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Alex Carpenter

Component event delegation

Last week I wrote about checking for an element on a page before executing our Javascript to avoid errors. That example works well if you only have one element to attach an event listener to. If you have multiple components and triggers, we should look into using event delegation to keep our code performant.

So lets refactor our modal component code from last week to make use of event delegation.

function modal() {
var trigger = document.querySelector('[data-modal-trigger]');
trigger.addEventListener('click', function() {
// Modal functionality code
}, false);
}
modal();

First lets pass the event through to our modal function. Then we can use the closest() method to see if our modal trigger was clicked.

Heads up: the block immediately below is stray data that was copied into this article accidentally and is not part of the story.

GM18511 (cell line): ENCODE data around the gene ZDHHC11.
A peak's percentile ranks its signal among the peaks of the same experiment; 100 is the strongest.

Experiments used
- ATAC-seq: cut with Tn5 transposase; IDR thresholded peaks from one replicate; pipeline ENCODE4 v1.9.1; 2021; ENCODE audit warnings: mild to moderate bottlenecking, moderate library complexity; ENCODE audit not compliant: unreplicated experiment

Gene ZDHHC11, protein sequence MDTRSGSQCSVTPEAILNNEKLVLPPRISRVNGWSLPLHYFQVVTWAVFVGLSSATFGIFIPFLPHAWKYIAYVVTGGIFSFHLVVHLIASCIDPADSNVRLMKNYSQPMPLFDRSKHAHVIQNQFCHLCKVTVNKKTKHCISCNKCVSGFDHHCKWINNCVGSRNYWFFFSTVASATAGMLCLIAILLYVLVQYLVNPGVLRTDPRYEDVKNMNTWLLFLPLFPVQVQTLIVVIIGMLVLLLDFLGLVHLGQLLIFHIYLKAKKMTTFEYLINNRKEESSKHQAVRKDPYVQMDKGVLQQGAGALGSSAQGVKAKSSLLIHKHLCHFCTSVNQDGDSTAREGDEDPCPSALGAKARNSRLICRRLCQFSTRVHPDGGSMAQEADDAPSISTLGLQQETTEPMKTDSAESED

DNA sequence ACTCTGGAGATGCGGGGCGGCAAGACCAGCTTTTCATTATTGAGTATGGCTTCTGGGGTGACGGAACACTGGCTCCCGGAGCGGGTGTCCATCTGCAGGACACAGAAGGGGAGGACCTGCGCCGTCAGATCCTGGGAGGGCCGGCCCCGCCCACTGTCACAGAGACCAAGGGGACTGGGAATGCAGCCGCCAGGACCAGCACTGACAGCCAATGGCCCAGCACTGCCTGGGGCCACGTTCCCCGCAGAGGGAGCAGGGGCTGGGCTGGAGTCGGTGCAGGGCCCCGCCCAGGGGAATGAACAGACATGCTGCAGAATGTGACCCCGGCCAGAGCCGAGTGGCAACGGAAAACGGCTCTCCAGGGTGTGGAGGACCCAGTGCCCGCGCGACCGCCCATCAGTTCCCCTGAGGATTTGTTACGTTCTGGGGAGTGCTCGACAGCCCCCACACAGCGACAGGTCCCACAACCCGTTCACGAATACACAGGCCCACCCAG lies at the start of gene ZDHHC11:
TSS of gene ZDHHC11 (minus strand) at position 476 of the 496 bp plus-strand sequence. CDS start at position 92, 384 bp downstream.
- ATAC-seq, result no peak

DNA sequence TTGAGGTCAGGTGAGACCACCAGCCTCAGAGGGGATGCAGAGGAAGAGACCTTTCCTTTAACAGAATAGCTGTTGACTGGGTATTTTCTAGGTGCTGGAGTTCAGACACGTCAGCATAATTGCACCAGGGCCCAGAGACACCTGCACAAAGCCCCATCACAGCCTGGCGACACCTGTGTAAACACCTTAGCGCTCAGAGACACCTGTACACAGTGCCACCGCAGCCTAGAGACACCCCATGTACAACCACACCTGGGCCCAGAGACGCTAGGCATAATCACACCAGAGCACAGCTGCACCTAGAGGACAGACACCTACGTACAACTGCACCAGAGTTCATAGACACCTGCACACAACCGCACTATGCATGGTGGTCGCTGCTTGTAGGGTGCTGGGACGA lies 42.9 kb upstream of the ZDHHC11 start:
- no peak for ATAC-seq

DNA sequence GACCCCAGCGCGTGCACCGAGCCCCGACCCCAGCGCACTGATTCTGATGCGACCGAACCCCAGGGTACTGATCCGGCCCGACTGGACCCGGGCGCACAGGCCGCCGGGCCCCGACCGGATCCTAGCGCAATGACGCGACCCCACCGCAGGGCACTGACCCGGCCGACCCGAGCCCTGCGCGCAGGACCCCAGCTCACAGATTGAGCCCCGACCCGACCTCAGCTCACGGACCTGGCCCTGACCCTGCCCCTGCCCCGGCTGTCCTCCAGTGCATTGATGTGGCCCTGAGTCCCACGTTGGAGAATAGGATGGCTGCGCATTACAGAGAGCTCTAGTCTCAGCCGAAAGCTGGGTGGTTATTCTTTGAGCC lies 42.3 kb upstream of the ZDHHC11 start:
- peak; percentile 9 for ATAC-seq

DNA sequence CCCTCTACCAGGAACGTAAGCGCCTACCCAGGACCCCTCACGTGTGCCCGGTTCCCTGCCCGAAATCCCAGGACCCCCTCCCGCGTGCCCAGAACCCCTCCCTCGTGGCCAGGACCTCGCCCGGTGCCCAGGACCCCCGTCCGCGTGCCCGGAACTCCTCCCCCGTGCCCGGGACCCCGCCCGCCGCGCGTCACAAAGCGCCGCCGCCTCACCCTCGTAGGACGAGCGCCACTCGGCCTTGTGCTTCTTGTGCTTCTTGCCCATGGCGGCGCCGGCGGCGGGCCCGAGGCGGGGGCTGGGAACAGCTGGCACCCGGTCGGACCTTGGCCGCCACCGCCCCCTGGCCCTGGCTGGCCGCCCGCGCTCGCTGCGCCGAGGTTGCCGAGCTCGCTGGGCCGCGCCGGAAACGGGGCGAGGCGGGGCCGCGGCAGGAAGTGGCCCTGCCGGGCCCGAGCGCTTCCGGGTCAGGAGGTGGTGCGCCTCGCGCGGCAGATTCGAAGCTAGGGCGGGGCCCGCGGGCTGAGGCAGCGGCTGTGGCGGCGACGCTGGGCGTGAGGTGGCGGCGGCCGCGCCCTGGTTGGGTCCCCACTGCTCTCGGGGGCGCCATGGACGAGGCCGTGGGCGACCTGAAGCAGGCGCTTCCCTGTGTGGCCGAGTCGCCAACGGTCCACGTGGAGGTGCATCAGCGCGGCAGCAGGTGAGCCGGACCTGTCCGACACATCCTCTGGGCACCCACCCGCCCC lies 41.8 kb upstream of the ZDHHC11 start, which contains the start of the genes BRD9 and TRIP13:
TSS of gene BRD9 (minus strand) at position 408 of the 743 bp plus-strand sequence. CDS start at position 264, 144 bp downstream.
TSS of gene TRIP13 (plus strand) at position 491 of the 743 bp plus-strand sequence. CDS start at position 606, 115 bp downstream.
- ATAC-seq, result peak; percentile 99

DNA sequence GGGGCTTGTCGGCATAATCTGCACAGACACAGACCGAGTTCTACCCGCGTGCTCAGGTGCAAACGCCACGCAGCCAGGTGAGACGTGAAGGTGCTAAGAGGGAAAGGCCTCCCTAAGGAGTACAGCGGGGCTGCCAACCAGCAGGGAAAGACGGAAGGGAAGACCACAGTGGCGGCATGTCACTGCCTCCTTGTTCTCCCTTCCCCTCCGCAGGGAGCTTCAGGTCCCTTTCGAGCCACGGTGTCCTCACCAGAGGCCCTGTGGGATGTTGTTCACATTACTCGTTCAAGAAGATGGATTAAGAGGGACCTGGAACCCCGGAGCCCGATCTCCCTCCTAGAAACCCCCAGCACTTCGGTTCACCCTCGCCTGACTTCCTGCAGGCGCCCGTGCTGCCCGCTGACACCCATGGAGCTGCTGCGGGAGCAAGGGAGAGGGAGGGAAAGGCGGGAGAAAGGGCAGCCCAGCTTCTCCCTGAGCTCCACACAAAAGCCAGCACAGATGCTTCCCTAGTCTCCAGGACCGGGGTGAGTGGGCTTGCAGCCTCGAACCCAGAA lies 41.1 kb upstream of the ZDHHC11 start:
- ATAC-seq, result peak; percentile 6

Now that we have refactored our modal function. We can attach an event listener to the document. Now any time a click happens within the document, we run our modal code and pass through the click event.

function modal(event) {
if (!event.target.closest('[data-modal-trigger]') return;
// Modal functionality code
}
document.addEventListener('click', function(event) {
modal(event);
}, false);

This allows us to add multiple components to our site and only have a single event listener as shown below.

function modal(event) {
if (!event.target.closest('[data-modal-trigger]') return;
// Modal functionality code
}
function accordion(event) {
if (!event.target.closest('[data-accordion-trigger]') return;
// Accordion functionality code
}
document.addEventListener('click', function(event) {
modal(event);
accordion(event);
}, false);

Note that this assumes that your components are all run off of a click event, which might not always be the case. You might also have components which need to watch for mouseover or mouseout events, which would require seperate event listeners.

Check out the CodePen to see the code in action.